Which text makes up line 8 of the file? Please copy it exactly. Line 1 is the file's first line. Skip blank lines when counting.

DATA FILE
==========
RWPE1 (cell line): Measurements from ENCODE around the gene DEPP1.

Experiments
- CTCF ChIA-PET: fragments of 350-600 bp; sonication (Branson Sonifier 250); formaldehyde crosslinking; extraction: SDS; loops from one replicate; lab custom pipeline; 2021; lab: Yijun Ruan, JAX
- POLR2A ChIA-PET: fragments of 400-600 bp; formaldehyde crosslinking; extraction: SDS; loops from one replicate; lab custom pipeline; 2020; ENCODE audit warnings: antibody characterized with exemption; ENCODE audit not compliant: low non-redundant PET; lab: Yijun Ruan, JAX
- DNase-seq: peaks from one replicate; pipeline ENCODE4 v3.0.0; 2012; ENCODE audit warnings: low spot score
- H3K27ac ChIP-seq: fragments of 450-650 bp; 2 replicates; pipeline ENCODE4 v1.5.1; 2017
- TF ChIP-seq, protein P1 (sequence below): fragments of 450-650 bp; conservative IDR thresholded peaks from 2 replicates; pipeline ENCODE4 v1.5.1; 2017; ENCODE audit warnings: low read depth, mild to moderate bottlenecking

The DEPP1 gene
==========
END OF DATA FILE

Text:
The DEPP1 gene